I was recently talking to my kid about recording and the topic of signal flow came up. We were discussing options with regard to how to record guitar: direct into the interface with software amps and effects, through the pedalboard and then into the interface with software amps, and through the pedalboard into the amp and then mic’d and into the interface. We were talking about this in the context of recording both guitar and bass (not simultaneously). I mentioned the idea of a direct box and he said he hadn’t heard of that, so I thought I’d put together a diagram to explain the use of a direct box.
So what is a direct box?
Direct boxes are also called a “DI” which stands for direct inject. According to Sweetwater’s article on direct boxes:
…the primary function of DI boxes is to take an unbalanced, high-impedance signal and convert it to a balanced, low-impedance signal.
A direct box allows the signal to run over longer distances without degradation of quality (volume reduction and loss of high-end frequencies) and it also allows a guitar or bass signal (or other instrument) to be run directly into a microphone preamp or other similar signal processor.
Most direct boxes allow for a passthrough signal (unbalanced, instrument) and an output (balanced, line-level). In addition, many direct boxes allow for a ground lift as one of the standard features. Direct boxes are powered by 48v phantom power like a condenser microphone and the line-level output runs through a balanced cable like an XLR microphone cable.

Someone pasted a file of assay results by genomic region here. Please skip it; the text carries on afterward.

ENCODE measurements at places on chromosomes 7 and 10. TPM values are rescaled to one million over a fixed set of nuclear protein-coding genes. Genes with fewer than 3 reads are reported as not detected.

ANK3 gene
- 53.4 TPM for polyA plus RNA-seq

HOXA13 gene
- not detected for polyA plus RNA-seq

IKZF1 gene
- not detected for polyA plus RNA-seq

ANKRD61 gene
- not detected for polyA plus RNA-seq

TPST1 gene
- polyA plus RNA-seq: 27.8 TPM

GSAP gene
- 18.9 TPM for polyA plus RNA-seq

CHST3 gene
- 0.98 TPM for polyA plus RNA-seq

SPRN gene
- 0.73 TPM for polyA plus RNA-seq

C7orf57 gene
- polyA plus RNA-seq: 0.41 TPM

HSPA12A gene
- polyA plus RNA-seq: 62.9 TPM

While there are many different direct boxes on the market, the primary variations are between active and passive direct boxes. The Sweetwater article linked above does a great job of explaining the differences and why you might want one over the other.
Okay, what do I do with a direct box?
If you’re on stage or in a large recording studio, you could use a direct box to take an instrument signal and run it over a long distance to a preamp while retaining the signal integrity. But, let’s talk about the more interesting uses for recording and production.
You can use a direct box to split your guitar or bass signal to record one line directly into the recording interface and one signal into the amp. You could use the amp for live monitoring, but it’s a lot more common to then mic that amp and record it so you have a dry signal and an amped signal going to two separate tracks in your DAW. Let’s look at a few options:
Completely dry guitar in parallel
- Guitar > direct box:
- line output: recording interface
- passthrough: pedalboard > amp > microphone > recording interface
By splitting the signal right after the guitar and recording it completely dry, you have the option to either use plugins for effects and amps or you can preserve the original recording for re-amping later (see below).
Guitar with effects in parallel
- Guitar > pedalboard > direct box:
- line output: recording interface
- passthrough: amp > microphone > recording interface
Having the direct box after the pedalboard allows you to retain the effects from your pedalboard in the recording while still being able to use software amps or re-amp your signal.
Re-amping your dry signal
Re-amping is where you take a recorded guitar signal and play it from the DAW, through a re-amp box (think of it like a reverse direct box) and back through an amp (with optional effects) to be recording again. With re-amping, you can re-record the same original dry guitar performance as many times as you need to change the tone until you get it just right on the recording.
There are other ways to use a direct box, but these are the most common uses. The diagram below shows the “guitar with effects in parallel” flow mentioned above, but also shows the location of the direct box (faded out) if you wanted to use the “completely dry guitar in parallel” flow.
Also, bass is very often recorded as a dry DI signal in parallel with an amped signal. Those two signals are then mixed together, sometimes with software effects on the DI signal, to achieve the desired bass tone.